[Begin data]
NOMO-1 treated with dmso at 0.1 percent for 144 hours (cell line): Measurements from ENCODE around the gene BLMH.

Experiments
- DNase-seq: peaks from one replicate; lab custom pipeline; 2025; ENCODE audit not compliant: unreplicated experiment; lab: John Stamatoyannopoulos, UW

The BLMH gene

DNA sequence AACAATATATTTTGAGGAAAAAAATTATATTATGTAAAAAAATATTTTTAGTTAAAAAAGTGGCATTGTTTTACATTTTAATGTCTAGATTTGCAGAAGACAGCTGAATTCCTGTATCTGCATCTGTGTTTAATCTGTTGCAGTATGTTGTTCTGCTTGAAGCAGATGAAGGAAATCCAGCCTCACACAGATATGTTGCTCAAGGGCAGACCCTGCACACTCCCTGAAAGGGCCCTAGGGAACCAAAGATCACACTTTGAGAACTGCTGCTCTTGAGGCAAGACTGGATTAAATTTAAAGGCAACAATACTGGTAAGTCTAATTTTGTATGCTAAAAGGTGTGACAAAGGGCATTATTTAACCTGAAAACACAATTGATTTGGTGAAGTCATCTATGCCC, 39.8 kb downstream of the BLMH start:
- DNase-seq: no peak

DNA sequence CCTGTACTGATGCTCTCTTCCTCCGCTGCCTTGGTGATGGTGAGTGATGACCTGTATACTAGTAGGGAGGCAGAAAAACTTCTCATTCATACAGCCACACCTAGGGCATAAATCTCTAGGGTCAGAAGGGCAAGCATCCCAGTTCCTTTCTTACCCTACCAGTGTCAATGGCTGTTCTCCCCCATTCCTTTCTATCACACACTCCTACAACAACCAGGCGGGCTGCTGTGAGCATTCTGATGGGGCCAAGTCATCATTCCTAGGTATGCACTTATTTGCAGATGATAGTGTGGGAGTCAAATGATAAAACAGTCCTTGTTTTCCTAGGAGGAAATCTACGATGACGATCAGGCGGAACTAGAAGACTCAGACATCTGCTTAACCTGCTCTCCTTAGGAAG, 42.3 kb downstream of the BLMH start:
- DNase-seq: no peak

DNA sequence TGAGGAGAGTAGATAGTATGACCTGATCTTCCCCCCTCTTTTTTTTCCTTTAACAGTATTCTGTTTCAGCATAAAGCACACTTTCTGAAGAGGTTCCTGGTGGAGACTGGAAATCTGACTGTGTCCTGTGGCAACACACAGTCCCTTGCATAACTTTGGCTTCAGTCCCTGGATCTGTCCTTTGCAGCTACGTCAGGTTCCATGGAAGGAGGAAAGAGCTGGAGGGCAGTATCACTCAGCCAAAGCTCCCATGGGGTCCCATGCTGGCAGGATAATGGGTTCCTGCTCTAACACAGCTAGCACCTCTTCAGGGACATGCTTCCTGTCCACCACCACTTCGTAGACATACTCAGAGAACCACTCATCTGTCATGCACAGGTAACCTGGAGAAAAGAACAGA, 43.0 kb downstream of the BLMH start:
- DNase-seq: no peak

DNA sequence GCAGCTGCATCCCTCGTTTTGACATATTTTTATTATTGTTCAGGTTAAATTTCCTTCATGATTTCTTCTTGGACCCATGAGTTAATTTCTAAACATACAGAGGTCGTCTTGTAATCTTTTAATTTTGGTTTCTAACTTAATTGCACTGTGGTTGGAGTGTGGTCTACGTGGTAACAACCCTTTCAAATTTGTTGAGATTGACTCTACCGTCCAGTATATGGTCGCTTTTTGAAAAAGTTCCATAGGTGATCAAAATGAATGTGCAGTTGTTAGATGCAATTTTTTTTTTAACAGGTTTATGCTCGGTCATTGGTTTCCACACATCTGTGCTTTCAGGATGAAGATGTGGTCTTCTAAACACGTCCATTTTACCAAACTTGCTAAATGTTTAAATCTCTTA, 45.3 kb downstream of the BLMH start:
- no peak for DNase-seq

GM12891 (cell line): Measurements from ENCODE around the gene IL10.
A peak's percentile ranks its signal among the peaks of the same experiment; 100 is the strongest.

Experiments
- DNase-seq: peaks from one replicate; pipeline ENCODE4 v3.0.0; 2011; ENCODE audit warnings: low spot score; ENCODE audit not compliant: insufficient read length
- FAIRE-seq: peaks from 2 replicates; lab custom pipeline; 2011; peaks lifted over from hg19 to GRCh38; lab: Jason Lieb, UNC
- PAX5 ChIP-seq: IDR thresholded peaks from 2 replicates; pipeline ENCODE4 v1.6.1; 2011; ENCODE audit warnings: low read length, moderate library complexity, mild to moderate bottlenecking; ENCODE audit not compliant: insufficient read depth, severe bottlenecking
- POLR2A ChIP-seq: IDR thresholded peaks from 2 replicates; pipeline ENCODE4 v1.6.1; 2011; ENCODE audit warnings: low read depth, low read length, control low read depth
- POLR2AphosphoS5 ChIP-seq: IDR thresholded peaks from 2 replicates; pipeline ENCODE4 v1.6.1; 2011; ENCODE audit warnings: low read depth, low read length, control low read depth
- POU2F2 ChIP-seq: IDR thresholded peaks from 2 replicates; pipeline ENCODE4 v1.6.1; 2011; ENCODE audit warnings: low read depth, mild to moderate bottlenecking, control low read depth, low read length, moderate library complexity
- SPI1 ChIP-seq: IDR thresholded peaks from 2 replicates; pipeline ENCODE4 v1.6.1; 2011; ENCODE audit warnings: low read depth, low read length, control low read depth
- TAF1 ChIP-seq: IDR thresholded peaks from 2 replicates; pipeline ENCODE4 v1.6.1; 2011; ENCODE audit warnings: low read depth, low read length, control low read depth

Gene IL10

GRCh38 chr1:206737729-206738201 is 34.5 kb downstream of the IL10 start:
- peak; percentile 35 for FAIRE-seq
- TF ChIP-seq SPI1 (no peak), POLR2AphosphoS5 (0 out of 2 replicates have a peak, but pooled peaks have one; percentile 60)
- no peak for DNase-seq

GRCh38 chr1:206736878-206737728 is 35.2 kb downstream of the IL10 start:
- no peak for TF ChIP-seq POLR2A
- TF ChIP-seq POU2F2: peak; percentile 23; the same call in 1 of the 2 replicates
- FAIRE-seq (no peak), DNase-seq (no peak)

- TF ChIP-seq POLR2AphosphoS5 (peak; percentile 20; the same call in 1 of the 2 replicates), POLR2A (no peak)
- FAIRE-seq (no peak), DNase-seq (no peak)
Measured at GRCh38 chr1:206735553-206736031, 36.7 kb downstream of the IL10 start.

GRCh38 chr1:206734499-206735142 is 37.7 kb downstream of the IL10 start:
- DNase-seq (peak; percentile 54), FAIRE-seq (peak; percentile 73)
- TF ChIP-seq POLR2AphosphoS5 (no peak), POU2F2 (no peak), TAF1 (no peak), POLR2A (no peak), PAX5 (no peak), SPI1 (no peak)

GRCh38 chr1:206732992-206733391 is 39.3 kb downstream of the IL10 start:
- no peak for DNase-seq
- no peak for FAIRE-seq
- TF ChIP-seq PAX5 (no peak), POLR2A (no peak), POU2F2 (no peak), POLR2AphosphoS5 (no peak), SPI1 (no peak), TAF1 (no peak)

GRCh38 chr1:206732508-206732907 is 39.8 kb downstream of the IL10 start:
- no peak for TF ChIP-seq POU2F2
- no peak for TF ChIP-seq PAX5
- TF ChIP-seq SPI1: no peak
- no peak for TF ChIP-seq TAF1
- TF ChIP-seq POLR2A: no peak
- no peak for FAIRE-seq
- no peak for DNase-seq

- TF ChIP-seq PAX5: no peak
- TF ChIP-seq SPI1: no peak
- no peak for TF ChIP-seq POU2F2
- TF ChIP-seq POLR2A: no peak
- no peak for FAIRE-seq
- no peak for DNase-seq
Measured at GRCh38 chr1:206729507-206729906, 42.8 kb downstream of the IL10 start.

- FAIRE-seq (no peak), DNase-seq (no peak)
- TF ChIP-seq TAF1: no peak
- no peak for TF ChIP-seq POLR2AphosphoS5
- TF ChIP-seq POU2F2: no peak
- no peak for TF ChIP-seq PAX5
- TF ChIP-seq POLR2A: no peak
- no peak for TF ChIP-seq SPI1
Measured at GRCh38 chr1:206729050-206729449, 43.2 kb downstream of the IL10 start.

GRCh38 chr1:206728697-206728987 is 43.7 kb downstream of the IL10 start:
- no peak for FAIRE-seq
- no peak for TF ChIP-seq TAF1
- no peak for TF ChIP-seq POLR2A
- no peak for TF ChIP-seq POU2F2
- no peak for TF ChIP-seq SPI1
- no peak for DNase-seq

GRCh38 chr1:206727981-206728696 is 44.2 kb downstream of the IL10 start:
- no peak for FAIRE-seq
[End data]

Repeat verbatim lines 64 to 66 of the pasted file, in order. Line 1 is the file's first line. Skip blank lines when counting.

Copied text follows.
- no peak for TF ChIP-seq SPI1
Measured at GRCh38 chr1:206729050-206729449, 43.2 kb downstream of the IL10 start.

GRCh38 chr1:206728697-206728987 is 43.7 kb downstream of the IL10 start: